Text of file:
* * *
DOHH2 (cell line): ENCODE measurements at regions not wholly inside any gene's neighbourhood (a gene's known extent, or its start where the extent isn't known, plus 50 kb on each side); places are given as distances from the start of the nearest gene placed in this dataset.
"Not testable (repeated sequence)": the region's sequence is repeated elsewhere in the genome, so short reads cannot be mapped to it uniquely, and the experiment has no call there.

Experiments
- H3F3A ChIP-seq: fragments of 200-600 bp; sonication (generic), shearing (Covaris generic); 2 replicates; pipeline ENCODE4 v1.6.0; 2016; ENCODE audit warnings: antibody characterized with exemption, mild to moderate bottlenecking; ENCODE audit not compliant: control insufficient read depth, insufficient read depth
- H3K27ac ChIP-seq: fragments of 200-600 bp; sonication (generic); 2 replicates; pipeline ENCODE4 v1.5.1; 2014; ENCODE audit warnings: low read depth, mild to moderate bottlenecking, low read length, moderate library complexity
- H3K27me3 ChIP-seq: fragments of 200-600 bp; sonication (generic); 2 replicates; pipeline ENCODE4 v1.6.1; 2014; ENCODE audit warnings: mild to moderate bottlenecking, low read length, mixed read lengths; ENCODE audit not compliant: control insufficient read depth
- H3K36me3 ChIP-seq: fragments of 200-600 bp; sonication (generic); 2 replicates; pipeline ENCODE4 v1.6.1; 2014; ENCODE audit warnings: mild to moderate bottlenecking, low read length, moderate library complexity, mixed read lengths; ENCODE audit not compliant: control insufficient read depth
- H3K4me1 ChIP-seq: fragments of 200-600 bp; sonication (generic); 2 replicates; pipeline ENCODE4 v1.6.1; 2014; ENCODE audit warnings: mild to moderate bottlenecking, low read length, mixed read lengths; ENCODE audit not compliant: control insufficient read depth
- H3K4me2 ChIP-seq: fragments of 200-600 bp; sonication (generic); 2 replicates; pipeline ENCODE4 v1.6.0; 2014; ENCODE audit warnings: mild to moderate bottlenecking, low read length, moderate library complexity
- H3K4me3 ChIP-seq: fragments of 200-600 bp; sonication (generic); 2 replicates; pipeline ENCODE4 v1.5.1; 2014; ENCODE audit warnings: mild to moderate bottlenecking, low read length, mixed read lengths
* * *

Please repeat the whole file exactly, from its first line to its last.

DOHH2 (cell line): ENCODE measurements at regions not wholly inside any gene's neighbourhood (a gene's known extent, or its start where the extent isn't known, plus 50 kb on each side); places are given as distances from the start of the nearest gene placed in this dataset.
"Not testable (repeated sequence)": the region's sequence is repeated elsewhere in the genome, so short reads cannot be mapped to it uniquely, and the experiment has no call there.

Experiments
- H3F3A ChIP-seq: fragments of 200-600 bp; sonication (generic), shearing (Covaris generic); 2 replicates; pipeline ENCODE4 v1.6.0; 2016; ENCODE audit warnings: antibody characterized with exemption, mild to moderate bottlenecking; ENCODE audit not compliant: control insufficient read depth, insufficient read depth
- H3K27ac ChIP-seq: fragments of 200-600 bp; sonication (generic); 2 replicates; pipeline ENCODE4 v1.5.1; 2014; ENCODE audit warnings: low read depth, mild to moderate bottlenecking, low read length, moderate library complexity
- H3K27me3 ChIP-seq: fragments of 200-600 bp; sonication (generic); 2 replicates; pipeline ENCODE4 v1.6.1; 2014; ENCODE audit warnings: mild to moderate bottlenecking, low read length, mixed read lengths; ENCODE audit not compliant: control insufficient read depth
- H3K36me3 ChIP-seq: fragments of 200-600 bp; sonication (generic); 2 replicates; pipeline ENCODE4 v1.6.1; 2014; ENCODE audit warnings: mild to moderate bottlenecking, low read length, moderate library complexity, mixed read lengths; ENCODE audit not compliant: control insufficient read depth
- H3K4me1 ChIP-seq: fragments of 200-600 bp; sonication (generic); 2 replicates; pipeline ENCODE4 v1.6.1; 2014; ENCODE audit warnings: mild to moderate bottlenecking, low read length, mixed read lengths; ENCODE audit not compliant: control insufficient read depth
- H3K4me2 ChIP-seq: fragments of 200-600 bp; sonication (generic); 2 replicates; pipeline ENCODE4 v1.6.0; 2014; ENCODE audit warnings: mild to moderate bottlenecking, low read length, moderate library complexity
- H3K4me3 ChIP-seq: fragments of 200-600 bp; sonication (generic); 2 replicates; pipeline ENCODE4 v1.5.1; 2014; ENCODE audit warnings: mild to moderate bottlenecking, low read length, mixed read lengths